Tavis: The other thing I thought fascinating about the process of getting this one done is that, when you were doing this project, you did not have a record deal.
Kelis: Right.
Tavis: I could read that one of two ways. You must be scared out of your mind that you’re in the studio doing something and you ain’t got a distribution channel as yet, or there’s a wonderful freedom that comes along with being able to go through the creative process without the pressure of having to do this to get a record deal. Which one is right and which one is wrong?
Kelis: Well, it’s really more the latter. For me, you know, I was on one label and it took like four years to get off of my label. I mean, it was a constant battle. But I had no plans and I really didn’t make any provisions for when I actually got off. I got off and I was just like, okay, well, what do I do now?
Tavis: Off to culinary school (laughter).
Kelis: That’s exactly what happened. I mean, having signed to a label -
Tavis: - guess I’ll go cook.
Kelis: Yeah. I’ve been signed since I was 17, you know. So my entire adult life, I’d been signed to a label. It’s business and there’s an ugliness to it, but there’s a security in it as well. So finally I got off and I was just like, God, well, what do it do? That’s when I went to culinary school.
I was really to the point where I felt like I didn’t want to do this to this capacity any more. It really had just sucked the life and my kind of desire and love for this out of it. I think going to school and kind of separating myself from it really is what got me to record again. I wasn’t recording to make an album. I was just recording. This is what I do. I write all the time, you know. I’ve recorded in my house.
Tavis: When you say it sucked the life out of you, you’re talking specifically about the process of doing the music thing or the business and getting out of that contract?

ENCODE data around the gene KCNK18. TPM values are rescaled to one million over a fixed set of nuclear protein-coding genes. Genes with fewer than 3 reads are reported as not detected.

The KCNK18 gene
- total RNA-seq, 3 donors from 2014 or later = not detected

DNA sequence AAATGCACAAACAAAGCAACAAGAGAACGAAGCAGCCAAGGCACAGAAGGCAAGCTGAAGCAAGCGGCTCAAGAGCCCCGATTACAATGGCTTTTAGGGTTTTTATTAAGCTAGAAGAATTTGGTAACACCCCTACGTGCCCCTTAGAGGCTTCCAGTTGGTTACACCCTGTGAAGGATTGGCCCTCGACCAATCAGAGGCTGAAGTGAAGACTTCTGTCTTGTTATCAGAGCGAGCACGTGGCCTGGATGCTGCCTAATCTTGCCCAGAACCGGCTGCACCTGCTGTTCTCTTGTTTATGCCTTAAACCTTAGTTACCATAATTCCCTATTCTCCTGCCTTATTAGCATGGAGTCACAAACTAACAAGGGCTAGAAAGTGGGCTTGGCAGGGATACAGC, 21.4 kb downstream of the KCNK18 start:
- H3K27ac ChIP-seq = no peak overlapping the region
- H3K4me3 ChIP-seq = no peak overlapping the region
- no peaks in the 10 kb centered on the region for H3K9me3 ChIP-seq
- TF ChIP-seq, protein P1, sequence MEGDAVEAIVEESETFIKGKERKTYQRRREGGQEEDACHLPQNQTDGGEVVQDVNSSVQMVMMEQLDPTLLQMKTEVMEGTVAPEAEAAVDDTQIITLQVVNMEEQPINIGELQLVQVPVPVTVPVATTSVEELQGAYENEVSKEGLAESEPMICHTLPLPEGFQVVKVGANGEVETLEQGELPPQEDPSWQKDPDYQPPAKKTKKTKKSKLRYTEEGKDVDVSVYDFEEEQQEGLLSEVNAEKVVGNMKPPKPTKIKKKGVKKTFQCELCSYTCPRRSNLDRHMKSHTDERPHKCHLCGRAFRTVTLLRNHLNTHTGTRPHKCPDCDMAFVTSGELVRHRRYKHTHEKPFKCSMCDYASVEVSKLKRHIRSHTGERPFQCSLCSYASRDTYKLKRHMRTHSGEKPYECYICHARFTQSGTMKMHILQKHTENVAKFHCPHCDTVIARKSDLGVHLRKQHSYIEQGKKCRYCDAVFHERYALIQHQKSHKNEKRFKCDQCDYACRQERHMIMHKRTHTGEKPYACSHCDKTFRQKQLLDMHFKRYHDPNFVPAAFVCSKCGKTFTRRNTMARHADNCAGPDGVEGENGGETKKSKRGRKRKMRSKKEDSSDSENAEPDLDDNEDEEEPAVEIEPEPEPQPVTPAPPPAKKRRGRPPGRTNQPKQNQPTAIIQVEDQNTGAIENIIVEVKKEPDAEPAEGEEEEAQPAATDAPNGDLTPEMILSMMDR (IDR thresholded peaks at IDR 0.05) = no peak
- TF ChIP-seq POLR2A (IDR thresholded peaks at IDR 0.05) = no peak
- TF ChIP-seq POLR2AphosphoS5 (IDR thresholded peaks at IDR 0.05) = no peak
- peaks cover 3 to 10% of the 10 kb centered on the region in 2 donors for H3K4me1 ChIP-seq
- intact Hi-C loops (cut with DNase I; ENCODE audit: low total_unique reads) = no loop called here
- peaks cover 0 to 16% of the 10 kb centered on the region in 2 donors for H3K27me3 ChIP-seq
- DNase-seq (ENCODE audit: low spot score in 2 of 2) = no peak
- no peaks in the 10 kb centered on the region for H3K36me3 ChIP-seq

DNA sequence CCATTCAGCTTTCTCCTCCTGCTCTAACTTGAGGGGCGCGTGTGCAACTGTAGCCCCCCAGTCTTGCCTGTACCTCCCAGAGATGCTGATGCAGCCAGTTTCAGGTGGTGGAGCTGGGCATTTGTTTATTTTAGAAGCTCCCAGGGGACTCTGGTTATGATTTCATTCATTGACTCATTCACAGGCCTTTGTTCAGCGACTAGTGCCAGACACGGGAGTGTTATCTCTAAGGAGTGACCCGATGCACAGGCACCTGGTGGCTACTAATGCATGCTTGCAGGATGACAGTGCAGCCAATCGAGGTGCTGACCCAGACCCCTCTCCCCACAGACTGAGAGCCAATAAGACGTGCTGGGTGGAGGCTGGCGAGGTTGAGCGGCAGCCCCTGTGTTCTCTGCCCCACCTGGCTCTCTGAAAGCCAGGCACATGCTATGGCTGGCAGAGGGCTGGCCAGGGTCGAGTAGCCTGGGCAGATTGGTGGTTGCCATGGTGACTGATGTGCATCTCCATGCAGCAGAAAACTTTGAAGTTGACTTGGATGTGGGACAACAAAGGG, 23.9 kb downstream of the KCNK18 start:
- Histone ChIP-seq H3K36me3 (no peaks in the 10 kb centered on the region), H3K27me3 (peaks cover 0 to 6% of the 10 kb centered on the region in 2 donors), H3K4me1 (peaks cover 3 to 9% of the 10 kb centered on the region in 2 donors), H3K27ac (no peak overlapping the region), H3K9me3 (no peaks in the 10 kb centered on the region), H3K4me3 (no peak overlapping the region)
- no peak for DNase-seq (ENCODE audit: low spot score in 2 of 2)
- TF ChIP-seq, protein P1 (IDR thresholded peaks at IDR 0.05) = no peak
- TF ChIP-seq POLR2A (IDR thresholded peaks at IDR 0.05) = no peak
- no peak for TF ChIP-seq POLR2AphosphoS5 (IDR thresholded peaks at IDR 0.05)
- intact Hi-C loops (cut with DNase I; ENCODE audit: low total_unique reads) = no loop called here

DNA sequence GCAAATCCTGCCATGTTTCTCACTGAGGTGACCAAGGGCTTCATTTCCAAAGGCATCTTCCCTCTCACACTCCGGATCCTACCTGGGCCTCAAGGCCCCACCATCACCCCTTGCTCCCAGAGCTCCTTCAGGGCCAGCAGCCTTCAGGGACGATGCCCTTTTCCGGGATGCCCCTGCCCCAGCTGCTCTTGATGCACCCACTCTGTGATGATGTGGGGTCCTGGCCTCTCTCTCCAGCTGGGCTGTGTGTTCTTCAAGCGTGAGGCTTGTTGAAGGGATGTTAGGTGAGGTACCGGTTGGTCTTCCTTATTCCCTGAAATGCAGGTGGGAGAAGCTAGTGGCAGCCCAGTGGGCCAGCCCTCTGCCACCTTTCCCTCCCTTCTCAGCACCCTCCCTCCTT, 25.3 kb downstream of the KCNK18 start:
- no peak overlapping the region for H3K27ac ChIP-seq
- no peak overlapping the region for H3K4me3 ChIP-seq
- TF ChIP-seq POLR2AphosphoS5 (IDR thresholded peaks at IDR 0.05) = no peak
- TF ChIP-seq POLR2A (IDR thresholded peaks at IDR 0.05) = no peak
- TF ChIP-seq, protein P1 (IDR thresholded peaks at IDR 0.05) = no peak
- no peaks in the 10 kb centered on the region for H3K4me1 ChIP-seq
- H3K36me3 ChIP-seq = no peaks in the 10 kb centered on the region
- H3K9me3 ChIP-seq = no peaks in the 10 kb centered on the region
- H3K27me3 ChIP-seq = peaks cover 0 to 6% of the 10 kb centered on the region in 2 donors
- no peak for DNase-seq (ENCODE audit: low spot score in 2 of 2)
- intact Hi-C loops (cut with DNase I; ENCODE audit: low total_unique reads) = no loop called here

Kelis: The business of music. You know, it’s an oxymoron in a sense. It’s like the two things. Although we both need each other, they really don’t go together. I think for me, you know, just being at that point and feeling like you belong to someone and like your music belongs to someone and just not having an actual way out, I mean, was just really frustrating. I was just like I don’t want to do this anymore.
You forget, I think, too why you started this. Again, I said I signed when I was 17 or 18 years old. Ten years pass and it’s kind of just you go through the motions. You wake up and you’re like it’s not even fun anymore. Why am I still doing this? Yeah, I took some time for myself. I went to culinary school and I started writing and, you know -
Tavis: - going through the process of separating yourself from the industry for a while, getting some distance, some perspective, to your earlier point about people losing sight of why they do things originally, so that separation allowed you to see what? Introspectively, you could see what?
Kelis: Yeah. I think for me, the most obvious thing was I fell so in love with – it’s funny. I came home one day and had cooked some stuff for some friends. I was like, “You know, I’m really competitive. I didn’t realize it.” They were like, “Are you serious? You didn’t realize that you were competitive?” (Laughter)
I was like I didn’t because, in music, it’s kind of just like my general attitude is take it or leave it. I can’t please everybody, so I don’t ever try. In food, it’s really like either you’re right or you’re wrong. You know, people’s taste buds kind of vary, but there’s a technique. Either you do it right or you don’t. I like the fact that I can do it right and that I can be better than someone else (laughter). I like that. That’s fun.